LAW AND EDUCATIONAL POLICY: DETERMINANTS, PRACTICES, AND CONSEQUENCES OF STUDENT GROUPING
Grouping of students by public schools, whether based on intellectual performance or potential, draws attention to the interaction between legal decisions and educational policy and practice. Courts have become crucial focal points for change in educational policy and in legal actions based on the concepts of equality of educational opportunity. School administrators are part of this litigious context. Very real ideological conflicts of interest are brought within the school and focused on the management of student grouping. This study focused on the analysis and evaluation of what causes the formulation of varying practices in the assignment of children to reading groups in elementary school. Since school administrators serve as linkages between instruction and policy-making levels of the school system, this study also sought to examine the extent to which they had a greater awareness or experience with existent reading grouping practices and whether such school actions were influenced by public policies. This study was an exploratory, descriptive, and comparative analysis of grouping policies and practices within school districts. Based on a random sample of representative school districts in New York State, a survey addressed to 115 superintendents, 115 principals, and 150 reading coordinators (three separate questionnaires) to determine the range of grouping policies and practices was conducted as the first phase of the study. Responses were received from 47 superintendents (40.9%), 68 principals (59.1%), and 46 reading coordinators (30.7%). Based on a random sample of representative school districts in New York State, another survey addressed to 150 principals to determine the range of grouping policies and practices was conducted as the second phase of the study. Responses were received from 43 principals (28.7%). The methodology of the study was derived in part from the policy research model of Haller and Strike. The methodology included documentary analysis to establish the public policy context: the judicial and legislative antecedents placing within legal purview student differentiation and grouping within the school. The following were the major findings of the study: (1) According to the administrators and reading coordinators, there was a lack of district level grouping policies. It was not an object of conscious, system-wide decisions. (2) Grouping decisions were commonly made in the earliest elementary grades (kindergarten and first grade). . . . (Author's abstract exceeds stipulated maximum length. Discontinued here with permission of author.) UMI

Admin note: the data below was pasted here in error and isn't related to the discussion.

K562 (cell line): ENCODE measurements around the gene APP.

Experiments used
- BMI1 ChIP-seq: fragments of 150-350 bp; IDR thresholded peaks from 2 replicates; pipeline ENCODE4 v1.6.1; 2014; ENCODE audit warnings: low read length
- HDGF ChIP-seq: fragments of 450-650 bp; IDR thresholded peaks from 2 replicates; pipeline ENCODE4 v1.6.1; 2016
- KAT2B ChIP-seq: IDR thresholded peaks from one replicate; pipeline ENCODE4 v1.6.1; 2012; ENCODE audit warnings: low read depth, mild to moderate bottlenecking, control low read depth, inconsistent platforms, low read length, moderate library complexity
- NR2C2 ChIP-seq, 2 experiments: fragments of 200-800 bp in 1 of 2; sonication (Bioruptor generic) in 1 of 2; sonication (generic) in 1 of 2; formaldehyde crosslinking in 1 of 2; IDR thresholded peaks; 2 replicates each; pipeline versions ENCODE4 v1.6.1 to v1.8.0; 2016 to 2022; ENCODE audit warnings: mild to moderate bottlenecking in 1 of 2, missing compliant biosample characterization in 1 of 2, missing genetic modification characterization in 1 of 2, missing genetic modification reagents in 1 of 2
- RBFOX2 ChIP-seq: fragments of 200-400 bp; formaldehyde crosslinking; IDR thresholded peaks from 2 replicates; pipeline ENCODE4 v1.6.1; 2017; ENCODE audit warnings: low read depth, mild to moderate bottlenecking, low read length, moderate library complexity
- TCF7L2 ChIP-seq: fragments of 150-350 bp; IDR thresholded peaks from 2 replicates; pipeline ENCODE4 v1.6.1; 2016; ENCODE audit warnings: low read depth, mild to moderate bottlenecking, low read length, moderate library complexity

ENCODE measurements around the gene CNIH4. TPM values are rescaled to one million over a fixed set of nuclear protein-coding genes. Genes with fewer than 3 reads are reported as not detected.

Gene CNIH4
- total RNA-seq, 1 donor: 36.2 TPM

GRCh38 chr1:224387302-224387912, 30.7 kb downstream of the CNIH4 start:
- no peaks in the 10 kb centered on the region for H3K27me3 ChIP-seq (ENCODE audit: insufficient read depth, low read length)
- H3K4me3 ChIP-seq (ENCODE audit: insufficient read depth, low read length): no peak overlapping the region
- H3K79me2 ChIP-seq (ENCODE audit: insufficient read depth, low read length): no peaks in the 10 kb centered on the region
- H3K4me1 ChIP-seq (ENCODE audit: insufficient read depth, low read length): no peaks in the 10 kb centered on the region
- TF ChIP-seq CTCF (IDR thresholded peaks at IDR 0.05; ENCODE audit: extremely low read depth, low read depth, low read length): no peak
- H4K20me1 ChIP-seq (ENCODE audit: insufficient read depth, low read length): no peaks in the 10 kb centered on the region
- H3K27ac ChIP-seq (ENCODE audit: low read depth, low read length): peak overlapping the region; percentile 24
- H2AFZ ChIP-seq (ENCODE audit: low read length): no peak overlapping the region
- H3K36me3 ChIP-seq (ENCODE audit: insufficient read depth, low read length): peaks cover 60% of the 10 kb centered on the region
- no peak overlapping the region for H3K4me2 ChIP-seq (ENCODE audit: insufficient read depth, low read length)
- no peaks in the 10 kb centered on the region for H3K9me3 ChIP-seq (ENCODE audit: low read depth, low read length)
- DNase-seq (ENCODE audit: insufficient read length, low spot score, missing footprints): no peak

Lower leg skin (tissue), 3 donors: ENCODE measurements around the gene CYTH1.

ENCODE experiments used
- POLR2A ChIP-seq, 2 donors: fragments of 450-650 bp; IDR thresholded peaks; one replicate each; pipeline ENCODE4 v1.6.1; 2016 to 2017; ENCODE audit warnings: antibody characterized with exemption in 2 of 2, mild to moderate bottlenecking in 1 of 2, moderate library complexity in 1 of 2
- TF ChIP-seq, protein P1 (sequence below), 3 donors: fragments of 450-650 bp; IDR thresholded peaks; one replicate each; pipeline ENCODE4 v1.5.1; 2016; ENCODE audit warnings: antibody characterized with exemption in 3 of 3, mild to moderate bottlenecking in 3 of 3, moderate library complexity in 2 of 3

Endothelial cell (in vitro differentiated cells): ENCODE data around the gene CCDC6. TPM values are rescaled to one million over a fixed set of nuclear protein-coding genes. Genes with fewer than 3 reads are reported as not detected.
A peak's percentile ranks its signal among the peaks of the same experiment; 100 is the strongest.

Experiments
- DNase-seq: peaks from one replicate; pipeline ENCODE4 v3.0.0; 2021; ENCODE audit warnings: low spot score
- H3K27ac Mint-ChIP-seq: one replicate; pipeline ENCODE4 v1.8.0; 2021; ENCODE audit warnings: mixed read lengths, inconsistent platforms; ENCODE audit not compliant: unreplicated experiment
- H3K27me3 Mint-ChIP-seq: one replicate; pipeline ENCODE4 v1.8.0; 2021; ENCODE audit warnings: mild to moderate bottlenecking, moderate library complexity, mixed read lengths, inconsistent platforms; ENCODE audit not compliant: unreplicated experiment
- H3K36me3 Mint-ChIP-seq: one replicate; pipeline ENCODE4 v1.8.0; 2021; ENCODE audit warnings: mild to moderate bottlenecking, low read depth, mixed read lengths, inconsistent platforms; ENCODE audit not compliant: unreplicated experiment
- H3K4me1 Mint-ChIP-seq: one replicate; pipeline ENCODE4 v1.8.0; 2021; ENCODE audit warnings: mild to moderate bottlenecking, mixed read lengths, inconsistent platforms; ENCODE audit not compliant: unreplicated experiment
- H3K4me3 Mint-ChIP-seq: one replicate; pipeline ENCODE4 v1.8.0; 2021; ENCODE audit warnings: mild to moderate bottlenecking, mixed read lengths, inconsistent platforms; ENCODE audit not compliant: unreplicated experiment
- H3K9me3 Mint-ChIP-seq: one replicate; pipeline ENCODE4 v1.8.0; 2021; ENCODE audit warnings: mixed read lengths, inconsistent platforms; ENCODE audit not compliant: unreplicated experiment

BELL, LESLIE, "LAW AND EDUCATIONAL POLICY: DETERMINANTS, PRACTICES, AND CONSEQUENCES OF STUDENT GROUPING" (1983). ETD Collection for Fordham University. AAI8326161.